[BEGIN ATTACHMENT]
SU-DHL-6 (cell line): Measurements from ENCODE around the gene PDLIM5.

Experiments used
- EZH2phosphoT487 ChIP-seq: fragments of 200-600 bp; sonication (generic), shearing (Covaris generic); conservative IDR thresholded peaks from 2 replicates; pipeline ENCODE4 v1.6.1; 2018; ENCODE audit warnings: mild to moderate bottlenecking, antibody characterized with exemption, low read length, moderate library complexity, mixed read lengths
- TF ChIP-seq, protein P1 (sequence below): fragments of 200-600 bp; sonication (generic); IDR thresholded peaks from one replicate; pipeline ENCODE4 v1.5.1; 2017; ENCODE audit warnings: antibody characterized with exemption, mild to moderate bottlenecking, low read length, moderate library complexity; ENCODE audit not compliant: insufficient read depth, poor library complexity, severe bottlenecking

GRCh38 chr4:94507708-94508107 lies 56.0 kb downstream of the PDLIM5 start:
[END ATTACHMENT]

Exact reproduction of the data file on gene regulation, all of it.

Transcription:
SU-DHL-6 (cell line): Measurements from ENCODE around the gene PDLIM5.

Experiments used
- EZH2phosphoT487 ChIP-seq: fragments of 200-600 bp; sonication (generic), shearing (Covaris generic); conservative IDR thresholded peaks from 2 replicates; pipeline ENCODE4 v1.6.1; 2018; ENCODE audit warnings: mild to moderate bottlenecking, antibody characterized with exemption, low read length, moderate library complexity, mixed read lengths
- TF ChIP-seq, protein P1 (sequence below): fragments of 200-600 bp; sonication (generic); IDR thresholded peaks from one replicate; pipeline ENCODE4 v1.5.1; 2017; ENCODE audit warnings: antibody characterized with exemption, mild to moderate bottlenecking, low read length, moderate library complexity; ENCODE audit not compliant: insufficient read depth, poor library complexity, severe bottlenecking

GRCh38 chr4:94507708-94508107 lies 56.0 kb downstream of the PDLIM5 start: